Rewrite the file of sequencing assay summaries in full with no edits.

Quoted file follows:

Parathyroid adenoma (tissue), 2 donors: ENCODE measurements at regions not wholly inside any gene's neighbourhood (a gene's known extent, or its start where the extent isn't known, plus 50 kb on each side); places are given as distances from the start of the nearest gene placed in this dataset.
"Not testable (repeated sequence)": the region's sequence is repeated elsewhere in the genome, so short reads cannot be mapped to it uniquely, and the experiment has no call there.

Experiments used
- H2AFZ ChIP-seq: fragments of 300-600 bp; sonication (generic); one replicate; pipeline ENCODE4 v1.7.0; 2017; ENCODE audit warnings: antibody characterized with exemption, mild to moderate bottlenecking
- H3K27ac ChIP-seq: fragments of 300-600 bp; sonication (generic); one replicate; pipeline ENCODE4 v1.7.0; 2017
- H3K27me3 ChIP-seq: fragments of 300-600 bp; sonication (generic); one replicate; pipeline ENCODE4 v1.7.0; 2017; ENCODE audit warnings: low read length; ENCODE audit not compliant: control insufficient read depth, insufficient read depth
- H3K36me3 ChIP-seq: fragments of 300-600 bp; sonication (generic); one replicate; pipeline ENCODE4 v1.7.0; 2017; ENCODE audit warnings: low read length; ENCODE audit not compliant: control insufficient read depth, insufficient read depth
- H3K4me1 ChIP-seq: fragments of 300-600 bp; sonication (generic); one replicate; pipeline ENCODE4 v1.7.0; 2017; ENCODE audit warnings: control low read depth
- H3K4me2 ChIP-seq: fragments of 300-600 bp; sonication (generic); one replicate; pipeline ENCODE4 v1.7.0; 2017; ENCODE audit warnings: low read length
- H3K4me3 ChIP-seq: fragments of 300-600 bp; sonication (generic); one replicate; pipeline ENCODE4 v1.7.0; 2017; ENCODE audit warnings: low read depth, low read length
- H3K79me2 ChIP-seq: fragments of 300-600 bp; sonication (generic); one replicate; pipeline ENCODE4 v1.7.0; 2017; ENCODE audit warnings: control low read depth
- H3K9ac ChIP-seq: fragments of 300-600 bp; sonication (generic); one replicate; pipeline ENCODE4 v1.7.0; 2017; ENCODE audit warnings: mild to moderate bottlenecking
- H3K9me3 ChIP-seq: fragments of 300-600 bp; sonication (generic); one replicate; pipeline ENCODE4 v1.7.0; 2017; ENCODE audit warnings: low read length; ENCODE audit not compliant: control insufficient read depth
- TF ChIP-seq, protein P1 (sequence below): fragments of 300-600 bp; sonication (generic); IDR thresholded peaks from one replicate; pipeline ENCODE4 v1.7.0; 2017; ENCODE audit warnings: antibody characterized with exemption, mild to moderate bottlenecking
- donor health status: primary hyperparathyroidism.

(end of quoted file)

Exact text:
Parathyroid adenoma (tissue), 2 donors: ENCODE measurements at regions not wholly inside any gene's neighbourhood (a gene's known extent, or its start where the extent isn't known, plus 50 kb on each side); places are given as distances from the start of the nearest gene placed in this dataset.
"Not testable (repeated sequence)": the region's sequence is repeated elsewhere in the genome, so short reads cannot be mapped to it uniquely, and the experiment has no call there.

Experiments used
- H2AFZ ChIP-seq: fragments of 300-600 bp; sonication (generic); one replicate; pipeline ENCODE4 v1.7.0; 2017; ENCODE audit warnings: antibody characterized with exemption, mild to moderate bottlenecking
- H3K27ac ChIP-seq: fragments of 300-600 bp; sonication (generic); one replicate; pipeline ENCODE4 v1.7.0; 2017
- H3K27me3 ChIP-seq: fragments of 300-600 bp; sonication (generic); one replicate; pipeline ENCODE4 v1.7.0; 2017; ENCODE audit warnings: low read length; ENCODE audit not compliant: control insufficient read depth, insufficient read depth
- H3K36me3 ChIP-seq: fragments of 300-600 bp; sonication (generic); one replicate; pipeline ENCODE4 v1.7.0; 2017; ENCODE audit warnings: low read length; ENCODE audit not compliant: control insufficient read depth, insufficient read depth
- H3K4me1 ChIP-seq: fragments of 300-600 bp; sonication (generic); one replicate; pipeline ENCODE4 v1.7.0; 2017; ENCODE audit warnings: control low read depth
- H3K4me2 ChIP-seq: fragments of 300-600 bp; sonication (generic); one replicate; pipeline ENCODE4 v1.7.0; 2017; ENCODE audit warnings: low read length
- H3K4me3 ChIP-seq: fragments of 300-600 bp; sonication (generic); one replicate; pipeline ENCODE4 v1.7.0; 2017; ENCODE audit warnings: low read depth, low read length
- H3K79me2 ChIP-seq: fragments of 300-600 bp; sonication (generic); one replicate; pipeline ENCODE4 v1.7.0; 2017; ENCODE audit warnings: control low read depth
- H3K9ac ChIP-seq: fragments of 300-600 bp; sonication (generic); one replicate; pipeline ENCODE4 v1.7.0; 2017; ENCODE audit warnings: mild to moderate bottlenecking
- H3K9me3 ChIP-seq: fragments of 300-600 bp; sonication (generic); one replicate; pipeline ENCODE4 v1.7.0; 2017; ENCODE audit warnings: low read length; ENCODE audit not compliant: control insufficient read depth
- TF ChIP-seq, protein P1 (sequence below): fragments of 300-600 bp; sonication (generic); IDR thresholded peaks from one replicate; pipeline ENCODE4 v1.7.0; 2017; ENCODE audit warnings: antibody characterized with exemption, mild to moderate bottlenecking
- donor health status: primary hyperparathyroidism.